A more “systematic” approach to data collection and sharing is needed to better prepare for future pandemics, according to a report from the G7 summit.
Better use of data to support clinical trials, underpin global disease surveillance, and to support accelerated deployment of diagnostics and vaccines were key points to come out of this weekend’s G7 summit in Cornwall.
Global leaders from the UK, France, Canada, Germany, Italy, Japan, the US and European Union met from June 11-13 to discuss the biggest issues of the day, including the ‘100 days mission to respond to future pandemic threats’ from the government’s pandemic preparedness partnership.
Leaders were called upon to consider a number of recommendations to embed best practice from Covid-19 across “clinical trials, data regulation and transferable manufacturing”.
They were told of the need to “make the exceptional routine by embedding best practice and preparation in business-as-usual activity” to better prepare the world for future health emergencies.
The partnership gave its support to the G7 science academies’ (S7) road map towards a more “systematic approach to data capture, standards, sharing and analysis”.
“The roadmap will build on efforts to embed best practice on data sharing and focus on unlocking data to support progress in three priority areas for the G7: better global disease surveillance; the use of social-behavioural insights and public health response data to inform policy responses to epidemics; and accelerated development, manufacturing, and deployment of diagnostics, therapeutics and vaccines,” the report states.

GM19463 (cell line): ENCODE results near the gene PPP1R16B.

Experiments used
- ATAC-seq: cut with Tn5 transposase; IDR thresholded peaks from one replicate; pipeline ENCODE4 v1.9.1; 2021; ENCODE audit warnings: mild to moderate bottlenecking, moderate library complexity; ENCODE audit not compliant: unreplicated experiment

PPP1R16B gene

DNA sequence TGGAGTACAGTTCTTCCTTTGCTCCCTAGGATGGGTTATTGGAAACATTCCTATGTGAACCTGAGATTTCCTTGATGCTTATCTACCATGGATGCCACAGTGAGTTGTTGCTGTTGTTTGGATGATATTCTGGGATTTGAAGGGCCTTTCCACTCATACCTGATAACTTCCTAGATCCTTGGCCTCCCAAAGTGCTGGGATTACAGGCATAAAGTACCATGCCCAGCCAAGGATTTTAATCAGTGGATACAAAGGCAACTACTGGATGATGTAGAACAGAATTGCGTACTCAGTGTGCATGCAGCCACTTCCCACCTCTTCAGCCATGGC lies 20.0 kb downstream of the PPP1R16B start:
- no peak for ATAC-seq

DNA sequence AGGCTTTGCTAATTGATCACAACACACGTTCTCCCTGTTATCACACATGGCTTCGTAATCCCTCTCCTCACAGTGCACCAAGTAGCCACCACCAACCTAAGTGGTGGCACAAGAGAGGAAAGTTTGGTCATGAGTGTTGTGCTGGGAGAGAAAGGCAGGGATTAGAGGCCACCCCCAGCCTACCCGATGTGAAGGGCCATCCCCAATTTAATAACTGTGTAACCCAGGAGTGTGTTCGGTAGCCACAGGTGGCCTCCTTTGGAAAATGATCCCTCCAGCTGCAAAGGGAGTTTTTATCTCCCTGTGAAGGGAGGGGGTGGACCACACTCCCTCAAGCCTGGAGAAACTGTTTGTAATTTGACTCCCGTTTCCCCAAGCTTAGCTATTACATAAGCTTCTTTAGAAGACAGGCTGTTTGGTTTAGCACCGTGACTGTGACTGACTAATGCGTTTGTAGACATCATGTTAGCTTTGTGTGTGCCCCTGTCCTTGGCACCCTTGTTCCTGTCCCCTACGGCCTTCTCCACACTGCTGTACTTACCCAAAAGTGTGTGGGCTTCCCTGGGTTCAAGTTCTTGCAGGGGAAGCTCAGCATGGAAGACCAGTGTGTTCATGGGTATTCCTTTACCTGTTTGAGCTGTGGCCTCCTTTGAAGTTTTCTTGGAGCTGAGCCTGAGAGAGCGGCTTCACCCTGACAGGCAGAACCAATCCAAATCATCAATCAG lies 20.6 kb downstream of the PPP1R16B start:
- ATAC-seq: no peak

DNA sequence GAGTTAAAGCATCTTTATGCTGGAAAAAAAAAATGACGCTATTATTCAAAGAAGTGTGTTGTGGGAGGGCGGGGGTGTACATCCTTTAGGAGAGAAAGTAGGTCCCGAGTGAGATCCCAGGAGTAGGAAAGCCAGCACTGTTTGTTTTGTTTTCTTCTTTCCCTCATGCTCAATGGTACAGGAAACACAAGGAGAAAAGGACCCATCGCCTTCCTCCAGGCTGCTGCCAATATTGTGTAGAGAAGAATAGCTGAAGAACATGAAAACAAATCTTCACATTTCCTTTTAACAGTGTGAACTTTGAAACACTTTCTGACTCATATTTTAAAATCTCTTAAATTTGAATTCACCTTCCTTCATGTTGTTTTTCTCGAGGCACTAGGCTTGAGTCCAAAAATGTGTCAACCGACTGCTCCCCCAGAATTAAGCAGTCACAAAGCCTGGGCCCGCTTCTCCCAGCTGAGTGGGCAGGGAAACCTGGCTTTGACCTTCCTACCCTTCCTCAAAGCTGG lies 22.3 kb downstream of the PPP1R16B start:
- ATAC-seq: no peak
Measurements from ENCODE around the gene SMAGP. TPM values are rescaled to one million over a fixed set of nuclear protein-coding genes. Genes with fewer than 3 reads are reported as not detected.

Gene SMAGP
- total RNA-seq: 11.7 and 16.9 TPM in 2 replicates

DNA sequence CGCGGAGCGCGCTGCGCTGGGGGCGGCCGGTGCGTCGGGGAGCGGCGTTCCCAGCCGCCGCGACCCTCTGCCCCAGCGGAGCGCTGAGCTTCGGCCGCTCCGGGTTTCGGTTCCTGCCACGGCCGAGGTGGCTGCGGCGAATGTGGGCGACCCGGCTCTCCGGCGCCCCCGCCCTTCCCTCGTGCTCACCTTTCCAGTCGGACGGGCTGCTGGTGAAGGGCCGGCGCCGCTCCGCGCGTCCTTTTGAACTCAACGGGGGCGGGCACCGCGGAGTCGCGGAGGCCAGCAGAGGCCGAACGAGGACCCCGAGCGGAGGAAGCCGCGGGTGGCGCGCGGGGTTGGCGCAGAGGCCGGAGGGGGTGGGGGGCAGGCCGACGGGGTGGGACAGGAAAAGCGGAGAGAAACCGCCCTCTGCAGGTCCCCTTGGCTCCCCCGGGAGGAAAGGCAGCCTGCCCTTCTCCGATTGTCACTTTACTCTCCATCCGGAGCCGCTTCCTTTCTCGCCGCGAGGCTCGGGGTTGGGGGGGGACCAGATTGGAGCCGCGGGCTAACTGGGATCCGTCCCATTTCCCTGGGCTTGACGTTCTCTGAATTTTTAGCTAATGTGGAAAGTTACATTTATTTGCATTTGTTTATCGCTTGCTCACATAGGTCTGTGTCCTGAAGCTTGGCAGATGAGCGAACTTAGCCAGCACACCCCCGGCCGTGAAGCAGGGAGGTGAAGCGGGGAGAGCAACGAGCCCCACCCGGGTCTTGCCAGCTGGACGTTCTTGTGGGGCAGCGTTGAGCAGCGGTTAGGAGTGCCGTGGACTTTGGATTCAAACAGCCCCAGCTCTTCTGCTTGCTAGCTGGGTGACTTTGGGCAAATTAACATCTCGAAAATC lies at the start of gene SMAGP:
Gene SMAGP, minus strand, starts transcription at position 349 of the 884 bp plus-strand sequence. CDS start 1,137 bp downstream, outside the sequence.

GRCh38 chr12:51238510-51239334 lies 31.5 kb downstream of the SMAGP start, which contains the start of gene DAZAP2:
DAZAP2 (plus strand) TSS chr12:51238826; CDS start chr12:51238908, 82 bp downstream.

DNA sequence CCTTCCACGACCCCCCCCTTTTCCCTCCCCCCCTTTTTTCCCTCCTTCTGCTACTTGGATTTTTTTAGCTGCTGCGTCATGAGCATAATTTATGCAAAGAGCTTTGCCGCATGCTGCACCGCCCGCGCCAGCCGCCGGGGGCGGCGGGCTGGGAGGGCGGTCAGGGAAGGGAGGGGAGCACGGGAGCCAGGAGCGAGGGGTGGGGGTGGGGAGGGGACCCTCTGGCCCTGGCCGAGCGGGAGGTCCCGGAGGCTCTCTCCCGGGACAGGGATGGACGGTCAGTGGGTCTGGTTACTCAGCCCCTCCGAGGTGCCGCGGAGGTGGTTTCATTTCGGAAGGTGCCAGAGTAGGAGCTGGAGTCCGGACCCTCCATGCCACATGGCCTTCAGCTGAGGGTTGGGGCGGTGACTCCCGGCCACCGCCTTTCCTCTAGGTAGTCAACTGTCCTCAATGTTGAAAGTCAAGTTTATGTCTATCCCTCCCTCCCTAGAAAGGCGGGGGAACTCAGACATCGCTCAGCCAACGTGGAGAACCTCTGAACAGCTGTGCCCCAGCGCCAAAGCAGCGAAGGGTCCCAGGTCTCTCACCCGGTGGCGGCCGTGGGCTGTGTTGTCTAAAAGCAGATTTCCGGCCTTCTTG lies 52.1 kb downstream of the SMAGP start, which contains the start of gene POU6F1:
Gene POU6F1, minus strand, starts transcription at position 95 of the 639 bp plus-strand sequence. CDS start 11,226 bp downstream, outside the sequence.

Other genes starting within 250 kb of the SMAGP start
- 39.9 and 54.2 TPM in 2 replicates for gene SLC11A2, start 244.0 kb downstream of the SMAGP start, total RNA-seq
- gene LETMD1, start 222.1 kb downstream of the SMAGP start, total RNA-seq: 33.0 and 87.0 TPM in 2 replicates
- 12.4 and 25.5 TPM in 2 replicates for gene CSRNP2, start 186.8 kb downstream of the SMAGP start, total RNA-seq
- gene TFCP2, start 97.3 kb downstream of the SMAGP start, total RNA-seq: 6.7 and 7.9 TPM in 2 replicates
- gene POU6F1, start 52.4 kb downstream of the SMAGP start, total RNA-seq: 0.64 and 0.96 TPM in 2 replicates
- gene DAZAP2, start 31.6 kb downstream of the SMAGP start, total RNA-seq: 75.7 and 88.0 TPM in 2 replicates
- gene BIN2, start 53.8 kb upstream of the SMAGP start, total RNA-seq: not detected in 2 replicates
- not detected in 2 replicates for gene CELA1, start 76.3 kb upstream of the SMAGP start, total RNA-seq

Existing international protocols are a “major challenge” for the development of diagnostics, therapeutics and vaccines.
“Greater collaboration on data standards and platforms could also increase the utility of testing data so that results can be linked to surveillance systems, clinical care and public health responses for control, tracing and isolation,” the report added.
“The S7 recommendations are an important step forward to realise a better level of ‘data readiness’ for future health emergencies and should be endorsed.”
A network of clinical trial platforms underpinned by “smart data” should be set up to manage disease outbreaks in a way that allows them to “pivot at speed and scale” if a pandemic hits, the report states.
“Smart data capture and flexible trial management information systems that integrate diverse health datasets should be the norm to support trial set-up and patient enrolment and ensure that information is transparent and easily accessible for subsequent decision making and licensing, in line with appropriate confidentiality protections,” it said.
The World Health Organisation was also called upon to define the “rules of the road” and good practice as part of its treaty on pandemic preparedness – a global initiative to foster resilience to future pandemics.
The protocols of the rules of the road should cover “essential practices” including data sharing, according to the report.
Progress reports on the ‘100 days mission to respond to future pandemic threats’ are expected by April 2022.